The idea behind Yang’s boots: “We wanted shoes that scream, ‘I’m here!’” Bae said. “Sometimes wearing a black pump to the grocery store is not enough. Sometimes you need those six-inch black pumps to be silver.”

Both Bae and Han grew up in Asian-American families that expected them to conform to a rigid gender expression. “I would sneak into my garage or my mom’s closet to try on shoes she had,” Bae said, which is an experience Han remembers well too.

“Wearing heels in my household, which was a Korean immigrant household, was definitely not something I dared to let anyone else see,” Bae added. “I just knew that I was breaking some rules. That kind of formative experience sticks with me every day I do this work. I can’t believe I’m allowed to explore heels in sizes that actually fit me. That’s not how it was for me growing up.”

Han liked Bae’s use of the phrase “breaking a rule” when it comes to male-presenting people in heels. “Seeing Bowen wear SYRO to the red carpet, that’s totally ‘breaking a rule,’” they said. “Not only for a queer person to do that, but for a queer Asian person to do that in public is huge.”

“As an Asian person, or Asian man, there’s a restriction on presenting feminine,” Bae said. They noted a recent headline they saw on NPR: “China Bans Effeminate Men From TV.” The state-run TV regulating group decided that “broadcasters must resolutely put an end to sissy men and other abnormal esthetics” in a crackdown on national “morality.”

“So it means a lot to see femininity represented in such a gender queer way,” Bae added.

The first time Bae proudly wore heels outside was when they were fresh out of college and at a Pride Parade in Portland, Oregon. “I found these humongous glitter heels that my large feet would fit into,” they remembered. “They were smashed and squashed but I felt amazing. That was the start of me searching for heels that fit my big foot in adult life.”

Both founders are active on Instagram and have a slew of internet fans with whom they’ve cultivated a sense of belonging. While they say queer representation is crucial on the red carpet, it only goes so far. Bae cited Michaela Coel’s powerful Emmy’s acceptance speech for best writing in I May Destroy You.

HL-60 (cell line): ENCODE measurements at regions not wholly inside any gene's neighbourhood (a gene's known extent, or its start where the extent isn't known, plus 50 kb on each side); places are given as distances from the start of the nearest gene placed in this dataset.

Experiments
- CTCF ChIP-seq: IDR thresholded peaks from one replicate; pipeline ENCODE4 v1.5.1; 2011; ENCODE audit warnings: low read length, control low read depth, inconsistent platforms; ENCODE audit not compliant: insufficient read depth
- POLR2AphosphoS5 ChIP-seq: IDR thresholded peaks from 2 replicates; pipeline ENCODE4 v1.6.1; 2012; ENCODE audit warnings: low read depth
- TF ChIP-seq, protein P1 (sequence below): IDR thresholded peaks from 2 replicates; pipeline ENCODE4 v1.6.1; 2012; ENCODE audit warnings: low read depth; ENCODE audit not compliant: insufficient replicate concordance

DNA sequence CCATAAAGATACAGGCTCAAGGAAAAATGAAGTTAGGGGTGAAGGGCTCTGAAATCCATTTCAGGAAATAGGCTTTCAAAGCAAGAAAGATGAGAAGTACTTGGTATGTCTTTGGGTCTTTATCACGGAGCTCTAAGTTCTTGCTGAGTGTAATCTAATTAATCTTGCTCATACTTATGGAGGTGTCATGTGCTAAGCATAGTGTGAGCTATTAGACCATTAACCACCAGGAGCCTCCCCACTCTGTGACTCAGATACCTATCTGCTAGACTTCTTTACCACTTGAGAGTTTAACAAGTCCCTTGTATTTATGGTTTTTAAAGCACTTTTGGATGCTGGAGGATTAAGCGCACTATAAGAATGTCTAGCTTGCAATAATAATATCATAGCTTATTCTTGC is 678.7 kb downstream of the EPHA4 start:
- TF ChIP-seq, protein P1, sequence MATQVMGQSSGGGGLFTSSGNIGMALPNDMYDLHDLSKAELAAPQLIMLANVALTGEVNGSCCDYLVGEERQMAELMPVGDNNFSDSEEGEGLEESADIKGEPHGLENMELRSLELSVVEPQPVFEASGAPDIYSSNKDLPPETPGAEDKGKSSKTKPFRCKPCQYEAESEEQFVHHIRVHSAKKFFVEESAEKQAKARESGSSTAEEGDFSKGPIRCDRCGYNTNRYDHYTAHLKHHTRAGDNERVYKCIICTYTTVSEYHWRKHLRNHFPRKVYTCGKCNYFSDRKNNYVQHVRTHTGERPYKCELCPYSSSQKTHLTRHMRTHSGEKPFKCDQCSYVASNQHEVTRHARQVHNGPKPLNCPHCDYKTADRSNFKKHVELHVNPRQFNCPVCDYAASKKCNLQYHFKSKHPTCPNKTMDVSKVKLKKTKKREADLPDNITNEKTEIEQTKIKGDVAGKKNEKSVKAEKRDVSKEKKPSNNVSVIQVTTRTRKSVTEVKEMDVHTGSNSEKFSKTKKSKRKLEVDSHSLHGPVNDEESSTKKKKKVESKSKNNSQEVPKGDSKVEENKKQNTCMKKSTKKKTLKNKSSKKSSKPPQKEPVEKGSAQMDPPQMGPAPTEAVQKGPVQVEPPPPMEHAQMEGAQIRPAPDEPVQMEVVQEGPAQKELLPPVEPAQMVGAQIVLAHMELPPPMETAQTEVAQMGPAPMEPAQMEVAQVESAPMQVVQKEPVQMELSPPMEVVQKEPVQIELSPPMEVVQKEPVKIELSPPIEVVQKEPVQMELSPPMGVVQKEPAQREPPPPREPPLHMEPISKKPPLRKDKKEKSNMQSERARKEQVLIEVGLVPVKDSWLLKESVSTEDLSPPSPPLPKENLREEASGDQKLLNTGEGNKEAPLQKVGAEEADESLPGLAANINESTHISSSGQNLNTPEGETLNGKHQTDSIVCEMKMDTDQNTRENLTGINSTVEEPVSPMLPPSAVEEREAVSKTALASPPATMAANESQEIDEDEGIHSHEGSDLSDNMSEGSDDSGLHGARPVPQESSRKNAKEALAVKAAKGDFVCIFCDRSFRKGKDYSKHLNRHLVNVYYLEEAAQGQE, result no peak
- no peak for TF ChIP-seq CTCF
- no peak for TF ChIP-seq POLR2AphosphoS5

“She said something along the lines of, visibility is valued but it’s OK to disappear,” Bae said. “We’re so active on social media for our brand because we want to put out images of queer people existing and thriving. But you have to wonder—how does that seep into our actual lives? That’s a conversation we’re having of what does community actually mean, what does it mean to find people and commit to them.”

“It goes beyond ‘representation,’” Han added. “Community values are such a specific thing. It’s about such small stuff: checking in with your queer friends. Being gentle with them. The intangible things go a long way.”

SYRO has already made fans of Yang, Billy Porter, Tommy Dorfman, Christopher John Rodgers, Sam Smith, Troye Sivan, and Adam Lambert. “These are like icons of our time and in our community, it’s insane,” Bae said. “To collectively list their names is beyond me.”

RuPaul has a pair, too. He bought them in the most RuPaul way imaginable. “We missed his order during one drop, because we had so many,” Bae said. “So RuPaul wrote us an email that said, ‘Hey bitches, save me a pair. -Ru.’ Then I went back through orders and saw that RuPaul Andre Charles had purchased them already. So I screamed.”

The world’s most famous drag queen was also at the Emmys last night alongside Yang. “He saw Bowen Yang walk on that stage and I hope he said, ‘Hey girl, I have those shoes, too,’” Bae said.

So who to dress now? “I would love to see cis straight men wear our shoes,” Han said. “Maybe someone like Harry Styles who toes that line. Heels are an article of clothing that shouldn’t have gender and shouldn’t be limited to queerness.”